2.3.3. Muscle Architecture

Muscle architecture (comprised of fascicle length (FL), pennation angle (PA), and muscle thickness (MT) of the medial gastrocnemius (GM) muscle) was assessed using B-mode ultrasound (LogiqBookXP, GE®) (GE Healthcare, Little Chalfont, UK) and linear array transducer (3.83 mm, 11 MHz, GE®). Only the right leg GM muscle was assessed, with the participant lying in the prone position, with fully extended knees and relaxed muscles, feet off the stretcher, and ankle joint at 115°, which corresponds to the angle of repose of the tibiotarsal joint [18]. Three images were collected at fixed depth of 4 cm at 30% and 40% of the total distance between the popliteal line and the medial malleolus. The probe was positioned longitudinally to the muscle fibers and coated with water-soluble transmission gel, which provided acoustic contact without depressing the dermal surface [18]. MT was defined as the mean distance between deep and superficial fascial planes, measured at five places along the ultrasound image [18,32]. The cutoff point of ≤1.5 cm was adopted to consider reduced muscle thickness [33]. PA was defined as the angle of insertion of muscle fiber fascicles into the deep fascial plane [34] and FL was defined as the length of the fascicular into the superior and deep fascial planes. When the end of the fascicle extended off the acquired ultrasound images, FL was estimated by a trigonometric function [35].
To ensure that all pre- and post-intervention measurements were taken at the exact location, a sheet of transparent acetate was drawn up as a base map indicating the locations for transducer positioning (marks on the participant’s leg, as well as the points marked for measurement) at baseline. This map was repositioned on the participant’s leg after 12 weeks of intervention [18]. All images were analyzed with Image J software (Version 1.46r) (National Institutes of Health, Bethesda, MD, USA). A single, previously trained researcher performed the GM evaluations and measurements, and the intraclass correlation (ICC) was calculated for the MT (ICC = 0.8), PA (ICC = 0.6), and FL (ICC = 0.8) measurements.

2.4. Secondary Outcomes

2.4.1. Biochemical Tests and Plasma Quantification of IL-(6)

Blood samples were collected after an eight-hour fast. Glycemic control was performed by measuring glycated hemoglobin (A1c) using the liquid chromatography-HPLC method. From the serum creatinine values, the glomerular filtration rate was estimated by the Chronic Kidney Disease Epidemiology Collaboration (CKD-EPI) equation [36]. The concentrations of 25 dihydroxy-vitamin D (ng/mL) were analyzed by chemiluminescence. Plasma interleukin (IL)-6 pg/mL levels were analyzed by the electrochemiluminescence method to monitor inflammation. A cutoff point greater than 1.4 pg/mL was used to characterize high levels of interleukin-6 [37].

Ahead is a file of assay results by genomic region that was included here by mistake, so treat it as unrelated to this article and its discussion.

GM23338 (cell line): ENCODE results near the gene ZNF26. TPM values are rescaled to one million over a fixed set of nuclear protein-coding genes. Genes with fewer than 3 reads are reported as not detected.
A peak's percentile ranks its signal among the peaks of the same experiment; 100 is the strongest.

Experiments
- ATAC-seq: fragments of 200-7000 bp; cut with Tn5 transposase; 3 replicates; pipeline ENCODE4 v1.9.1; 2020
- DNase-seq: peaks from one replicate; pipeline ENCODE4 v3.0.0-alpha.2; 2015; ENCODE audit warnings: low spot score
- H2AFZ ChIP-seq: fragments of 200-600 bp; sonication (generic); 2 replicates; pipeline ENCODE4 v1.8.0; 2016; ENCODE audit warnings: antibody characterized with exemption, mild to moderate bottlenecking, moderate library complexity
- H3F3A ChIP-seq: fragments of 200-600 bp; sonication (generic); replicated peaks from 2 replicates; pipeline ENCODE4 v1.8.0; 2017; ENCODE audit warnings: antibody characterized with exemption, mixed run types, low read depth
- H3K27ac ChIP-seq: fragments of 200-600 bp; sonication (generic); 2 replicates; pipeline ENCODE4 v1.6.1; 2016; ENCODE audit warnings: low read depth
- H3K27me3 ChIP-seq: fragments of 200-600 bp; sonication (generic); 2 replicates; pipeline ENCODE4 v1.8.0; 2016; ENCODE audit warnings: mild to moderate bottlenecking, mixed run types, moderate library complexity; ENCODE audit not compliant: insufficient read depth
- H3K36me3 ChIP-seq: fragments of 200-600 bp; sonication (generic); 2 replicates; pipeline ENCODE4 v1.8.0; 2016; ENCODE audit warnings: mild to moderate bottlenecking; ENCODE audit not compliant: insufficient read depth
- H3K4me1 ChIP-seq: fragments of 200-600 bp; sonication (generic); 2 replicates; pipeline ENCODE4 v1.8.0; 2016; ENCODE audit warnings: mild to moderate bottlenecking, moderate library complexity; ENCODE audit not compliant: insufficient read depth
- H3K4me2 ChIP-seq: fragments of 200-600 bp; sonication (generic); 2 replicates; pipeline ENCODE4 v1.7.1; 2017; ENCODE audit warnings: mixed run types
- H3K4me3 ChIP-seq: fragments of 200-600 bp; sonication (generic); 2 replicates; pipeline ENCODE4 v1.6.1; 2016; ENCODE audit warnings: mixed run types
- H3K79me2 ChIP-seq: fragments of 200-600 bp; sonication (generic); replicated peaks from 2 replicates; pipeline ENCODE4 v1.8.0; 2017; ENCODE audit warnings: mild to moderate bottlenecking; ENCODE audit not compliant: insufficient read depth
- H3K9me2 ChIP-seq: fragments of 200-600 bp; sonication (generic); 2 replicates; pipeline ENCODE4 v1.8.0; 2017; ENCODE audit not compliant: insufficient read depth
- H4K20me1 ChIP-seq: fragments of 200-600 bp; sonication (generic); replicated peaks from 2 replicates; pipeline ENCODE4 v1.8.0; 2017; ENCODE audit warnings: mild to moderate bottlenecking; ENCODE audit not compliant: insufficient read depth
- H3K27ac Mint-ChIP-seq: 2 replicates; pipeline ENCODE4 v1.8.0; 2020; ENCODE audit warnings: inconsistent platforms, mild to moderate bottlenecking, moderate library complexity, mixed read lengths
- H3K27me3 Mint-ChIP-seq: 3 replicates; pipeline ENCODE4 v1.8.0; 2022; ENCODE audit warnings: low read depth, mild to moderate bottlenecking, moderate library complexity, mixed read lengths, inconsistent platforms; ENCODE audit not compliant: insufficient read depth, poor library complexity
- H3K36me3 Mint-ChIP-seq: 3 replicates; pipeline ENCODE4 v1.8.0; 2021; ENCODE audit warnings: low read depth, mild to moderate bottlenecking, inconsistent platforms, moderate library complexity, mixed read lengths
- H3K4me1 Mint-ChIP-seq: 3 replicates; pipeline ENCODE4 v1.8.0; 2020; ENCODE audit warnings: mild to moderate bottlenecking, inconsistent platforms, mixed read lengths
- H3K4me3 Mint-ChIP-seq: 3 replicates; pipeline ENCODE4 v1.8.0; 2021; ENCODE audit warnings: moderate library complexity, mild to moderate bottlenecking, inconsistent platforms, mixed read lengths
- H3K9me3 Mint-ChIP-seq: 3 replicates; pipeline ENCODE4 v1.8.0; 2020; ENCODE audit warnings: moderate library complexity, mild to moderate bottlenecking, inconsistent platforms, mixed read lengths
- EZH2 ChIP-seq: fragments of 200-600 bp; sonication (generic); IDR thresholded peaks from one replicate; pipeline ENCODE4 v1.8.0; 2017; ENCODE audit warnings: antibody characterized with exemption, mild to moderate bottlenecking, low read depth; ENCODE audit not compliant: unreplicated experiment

2.4.2. Peak Torque and Handgrip Strength

Muscle strength was assessed using an isokinetic dynamometer (BIODEX, System 4 Pro™ model) (Biodex, Corp., Shirley, NY, USA) in concentric form for two leg muscle groupings: plantar flexors and ankle dorsiflexors. Participants performed two repetitions for each test: a submaximal series for familiarization and a maximal series for registration, encouraged by voice command from a single experienced assessor. Five repetitions were performed for the concentric test, at 60°/s and 180°/s speed, for the analysis of the plantar flexors and ankle dorsiflexors. The mode of execution of the movements was concentric/concentric. The participant was asked to perform five submaximal repetitions to be familiarized with the movement. After a one-minute rest, five repetitions of the maximal test for recording were performed. The total range of motion for the test was 40 degrees for the ankle joint (starting from 10° dorsiflexion to 30°) [38]. The data were analyzed by peak torque (PT). Handgrip strength (HS) was also evaluated according to a published protocol [29].

2.4.3. Food Consumption

Food intake was assessed by the three-day food record method (R3d). The methodological details are described in a previously published protocol [29].

2.5. Sample Size

The sample size was 80 participants, with an addition of 10% for possible sample loss, resulting in 90 participants, 18 in each group. The sample size was calculated using the GPower 3.19 program (Heinrich-Heine-Universität Dusseldorf, Dusseldorf, Germany), in the F-test family. Further, a repeated measures ANOVA statistical test for within- and between-group interactions was utilized. This is an a priori analysis type with a convention effect size of 0.4 (large), type I error of 0.05, and power of analysis of 0.8.

2.6. Statistical Analysis